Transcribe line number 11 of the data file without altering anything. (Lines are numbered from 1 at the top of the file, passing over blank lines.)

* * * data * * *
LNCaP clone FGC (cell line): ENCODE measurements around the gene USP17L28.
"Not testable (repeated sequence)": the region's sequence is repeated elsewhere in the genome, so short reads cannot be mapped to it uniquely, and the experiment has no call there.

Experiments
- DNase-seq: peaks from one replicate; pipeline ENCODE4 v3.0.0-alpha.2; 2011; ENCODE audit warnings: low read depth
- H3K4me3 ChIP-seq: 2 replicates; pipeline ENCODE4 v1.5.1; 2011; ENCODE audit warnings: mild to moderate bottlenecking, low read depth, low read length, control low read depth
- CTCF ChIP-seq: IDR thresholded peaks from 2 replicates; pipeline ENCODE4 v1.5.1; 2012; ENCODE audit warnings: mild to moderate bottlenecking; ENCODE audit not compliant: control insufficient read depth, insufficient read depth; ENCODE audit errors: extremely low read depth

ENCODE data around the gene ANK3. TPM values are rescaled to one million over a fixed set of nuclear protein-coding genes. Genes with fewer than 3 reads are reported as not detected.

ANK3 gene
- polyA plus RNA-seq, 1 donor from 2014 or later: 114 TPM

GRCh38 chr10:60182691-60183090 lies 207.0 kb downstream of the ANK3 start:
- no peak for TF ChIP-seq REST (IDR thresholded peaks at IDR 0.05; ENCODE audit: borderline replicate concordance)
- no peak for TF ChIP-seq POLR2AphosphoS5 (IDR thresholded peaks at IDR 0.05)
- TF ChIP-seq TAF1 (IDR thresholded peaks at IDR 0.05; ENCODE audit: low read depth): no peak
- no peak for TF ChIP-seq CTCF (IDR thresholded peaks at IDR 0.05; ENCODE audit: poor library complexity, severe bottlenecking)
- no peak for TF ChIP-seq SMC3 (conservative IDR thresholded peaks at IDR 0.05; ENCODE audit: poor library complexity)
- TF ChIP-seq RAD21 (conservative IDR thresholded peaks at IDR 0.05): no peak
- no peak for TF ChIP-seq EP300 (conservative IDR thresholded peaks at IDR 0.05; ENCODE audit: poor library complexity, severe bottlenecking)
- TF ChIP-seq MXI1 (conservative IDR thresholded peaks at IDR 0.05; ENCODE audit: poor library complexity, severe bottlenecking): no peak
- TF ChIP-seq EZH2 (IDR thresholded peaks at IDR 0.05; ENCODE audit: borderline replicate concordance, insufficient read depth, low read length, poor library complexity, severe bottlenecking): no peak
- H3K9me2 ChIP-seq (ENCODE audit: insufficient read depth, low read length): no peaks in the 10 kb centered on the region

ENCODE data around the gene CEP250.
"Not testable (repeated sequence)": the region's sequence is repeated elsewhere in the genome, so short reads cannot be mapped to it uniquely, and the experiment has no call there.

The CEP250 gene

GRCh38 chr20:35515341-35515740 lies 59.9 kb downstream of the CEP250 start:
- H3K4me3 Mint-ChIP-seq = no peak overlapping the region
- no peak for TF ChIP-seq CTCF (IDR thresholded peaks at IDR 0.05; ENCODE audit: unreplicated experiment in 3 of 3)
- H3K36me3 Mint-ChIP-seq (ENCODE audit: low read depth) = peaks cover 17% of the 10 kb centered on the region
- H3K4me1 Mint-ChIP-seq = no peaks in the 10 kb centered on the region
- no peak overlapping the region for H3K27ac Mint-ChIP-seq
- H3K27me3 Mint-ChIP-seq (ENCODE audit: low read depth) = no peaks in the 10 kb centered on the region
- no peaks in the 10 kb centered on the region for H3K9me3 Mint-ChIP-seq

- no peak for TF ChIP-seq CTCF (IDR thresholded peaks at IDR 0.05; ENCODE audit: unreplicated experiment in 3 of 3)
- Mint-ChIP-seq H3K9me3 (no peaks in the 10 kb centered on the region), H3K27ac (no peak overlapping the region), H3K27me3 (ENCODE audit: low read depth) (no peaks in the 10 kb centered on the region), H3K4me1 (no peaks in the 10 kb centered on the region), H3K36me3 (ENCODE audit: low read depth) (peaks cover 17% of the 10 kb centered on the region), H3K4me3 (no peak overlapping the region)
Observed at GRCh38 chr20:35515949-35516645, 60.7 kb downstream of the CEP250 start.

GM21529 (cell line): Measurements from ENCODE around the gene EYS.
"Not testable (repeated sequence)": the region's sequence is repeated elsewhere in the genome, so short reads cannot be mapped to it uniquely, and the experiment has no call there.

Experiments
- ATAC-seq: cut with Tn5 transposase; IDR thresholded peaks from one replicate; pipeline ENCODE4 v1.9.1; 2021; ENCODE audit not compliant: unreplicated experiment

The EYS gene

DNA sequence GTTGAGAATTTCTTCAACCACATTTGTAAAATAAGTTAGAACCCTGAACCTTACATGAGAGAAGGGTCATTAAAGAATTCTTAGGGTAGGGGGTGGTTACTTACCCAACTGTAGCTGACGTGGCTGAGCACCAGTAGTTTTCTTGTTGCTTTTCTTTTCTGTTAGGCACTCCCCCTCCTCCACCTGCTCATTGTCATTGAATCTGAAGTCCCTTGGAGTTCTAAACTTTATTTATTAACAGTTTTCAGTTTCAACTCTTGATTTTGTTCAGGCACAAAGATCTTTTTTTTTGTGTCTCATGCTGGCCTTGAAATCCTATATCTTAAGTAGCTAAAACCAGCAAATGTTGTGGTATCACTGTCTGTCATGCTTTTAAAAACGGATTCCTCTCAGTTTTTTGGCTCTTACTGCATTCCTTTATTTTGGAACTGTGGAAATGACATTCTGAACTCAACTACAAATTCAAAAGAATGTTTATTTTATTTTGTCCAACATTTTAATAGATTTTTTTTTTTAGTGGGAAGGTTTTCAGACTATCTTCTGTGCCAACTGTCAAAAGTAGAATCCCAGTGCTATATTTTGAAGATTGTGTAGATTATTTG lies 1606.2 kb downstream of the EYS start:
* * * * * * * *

- no peak for TF ChIP-seq REST (IDR thresholded peaks at IDR 0.05; ENCODE audit: borderline replicate concordance)